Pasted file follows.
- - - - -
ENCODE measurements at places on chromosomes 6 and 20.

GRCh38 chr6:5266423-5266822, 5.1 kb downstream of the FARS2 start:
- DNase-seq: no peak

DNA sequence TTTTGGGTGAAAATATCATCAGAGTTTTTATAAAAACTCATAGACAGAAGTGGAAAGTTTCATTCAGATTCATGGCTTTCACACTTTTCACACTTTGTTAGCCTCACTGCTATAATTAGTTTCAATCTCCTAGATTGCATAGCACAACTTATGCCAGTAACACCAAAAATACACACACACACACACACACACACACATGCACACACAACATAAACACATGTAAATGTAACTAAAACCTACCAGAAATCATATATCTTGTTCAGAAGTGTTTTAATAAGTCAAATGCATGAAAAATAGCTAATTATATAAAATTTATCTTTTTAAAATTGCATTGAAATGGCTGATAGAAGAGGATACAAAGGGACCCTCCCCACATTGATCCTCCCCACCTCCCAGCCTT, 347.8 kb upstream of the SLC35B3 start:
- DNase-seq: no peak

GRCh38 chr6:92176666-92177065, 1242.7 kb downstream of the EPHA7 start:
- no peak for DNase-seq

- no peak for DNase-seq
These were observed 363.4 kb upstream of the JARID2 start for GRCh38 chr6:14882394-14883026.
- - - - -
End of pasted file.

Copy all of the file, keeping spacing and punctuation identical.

ENCODE measurements at places on chromosomes 6 and 20.

GRCh38 chr6:5266423-5266822, 5.1 kb downstream of the FARS2 start:
- DNase-seq: no peak

DNA sequence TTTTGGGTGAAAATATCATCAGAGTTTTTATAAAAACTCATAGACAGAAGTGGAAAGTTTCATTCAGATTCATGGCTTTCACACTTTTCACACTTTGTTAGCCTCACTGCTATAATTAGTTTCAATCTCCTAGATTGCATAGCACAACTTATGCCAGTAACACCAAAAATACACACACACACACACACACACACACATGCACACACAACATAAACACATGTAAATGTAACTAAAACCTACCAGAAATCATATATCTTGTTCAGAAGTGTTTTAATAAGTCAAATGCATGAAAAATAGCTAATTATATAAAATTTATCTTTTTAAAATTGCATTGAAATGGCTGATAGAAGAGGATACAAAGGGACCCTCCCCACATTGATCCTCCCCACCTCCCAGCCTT, 347.8 kb upstream of the SLC35B3 start:
- DNase-seq: no peak

GRCh38 chr6:92176666-92177065, 1242.7 kb downstream of the EPHA7 start:
- no peak for DNase-seq

- no peak for DNase-seq
These were observed 363.4 kb upstream of the JARID2 start for GRCh38 chr6:14882394-14883026.